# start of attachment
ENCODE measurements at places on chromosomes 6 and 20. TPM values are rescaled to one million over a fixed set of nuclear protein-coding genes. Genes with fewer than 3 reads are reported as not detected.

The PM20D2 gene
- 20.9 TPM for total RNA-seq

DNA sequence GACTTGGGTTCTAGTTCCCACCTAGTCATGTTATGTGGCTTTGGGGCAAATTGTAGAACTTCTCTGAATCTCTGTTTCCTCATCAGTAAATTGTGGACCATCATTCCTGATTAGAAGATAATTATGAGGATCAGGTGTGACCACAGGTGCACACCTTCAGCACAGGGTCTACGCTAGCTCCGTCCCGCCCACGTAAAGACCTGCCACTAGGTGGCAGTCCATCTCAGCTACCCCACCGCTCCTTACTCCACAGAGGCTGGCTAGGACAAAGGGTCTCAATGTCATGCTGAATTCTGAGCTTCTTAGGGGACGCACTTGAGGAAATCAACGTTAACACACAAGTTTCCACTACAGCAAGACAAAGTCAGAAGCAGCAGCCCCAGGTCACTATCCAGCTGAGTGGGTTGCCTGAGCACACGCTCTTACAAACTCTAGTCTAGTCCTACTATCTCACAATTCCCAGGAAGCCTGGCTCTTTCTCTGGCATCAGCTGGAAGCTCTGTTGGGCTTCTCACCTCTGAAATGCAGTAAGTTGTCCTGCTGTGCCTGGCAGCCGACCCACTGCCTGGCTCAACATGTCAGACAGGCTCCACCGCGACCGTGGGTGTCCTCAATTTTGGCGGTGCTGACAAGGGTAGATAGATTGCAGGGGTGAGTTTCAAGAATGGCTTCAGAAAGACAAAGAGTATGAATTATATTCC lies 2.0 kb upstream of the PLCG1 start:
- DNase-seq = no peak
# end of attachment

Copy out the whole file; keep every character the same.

ENCODE measurements at places on chromosomes 6 and 20. TPM values are rescaled to one million over a fixed set of nuclear protein-coding genes. Genes with fewer than 3 reads are reported as not detected.

The PM20D2 gene
- 20.9 TPM for total RNA-seq

DNA sequence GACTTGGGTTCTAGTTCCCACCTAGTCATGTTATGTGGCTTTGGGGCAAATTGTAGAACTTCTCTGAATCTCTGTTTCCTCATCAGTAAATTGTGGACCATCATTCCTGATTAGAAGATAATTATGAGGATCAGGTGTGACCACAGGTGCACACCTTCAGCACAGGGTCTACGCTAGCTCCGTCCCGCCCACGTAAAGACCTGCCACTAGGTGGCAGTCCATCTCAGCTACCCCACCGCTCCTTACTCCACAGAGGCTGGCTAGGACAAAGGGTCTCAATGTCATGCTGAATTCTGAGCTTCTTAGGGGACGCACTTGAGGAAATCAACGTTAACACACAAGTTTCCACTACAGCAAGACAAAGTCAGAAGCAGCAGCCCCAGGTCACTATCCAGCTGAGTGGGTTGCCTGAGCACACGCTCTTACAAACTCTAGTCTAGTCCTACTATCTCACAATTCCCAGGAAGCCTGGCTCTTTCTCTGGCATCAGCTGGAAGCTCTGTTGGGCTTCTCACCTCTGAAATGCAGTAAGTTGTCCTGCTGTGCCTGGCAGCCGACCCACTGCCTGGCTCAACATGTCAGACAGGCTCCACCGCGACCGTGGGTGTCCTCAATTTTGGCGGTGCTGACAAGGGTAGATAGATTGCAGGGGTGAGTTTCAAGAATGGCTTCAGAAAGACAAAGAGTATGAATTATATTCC lies 2.0 kb upstream of the PLCG1 start:
- DNase-seq = no peak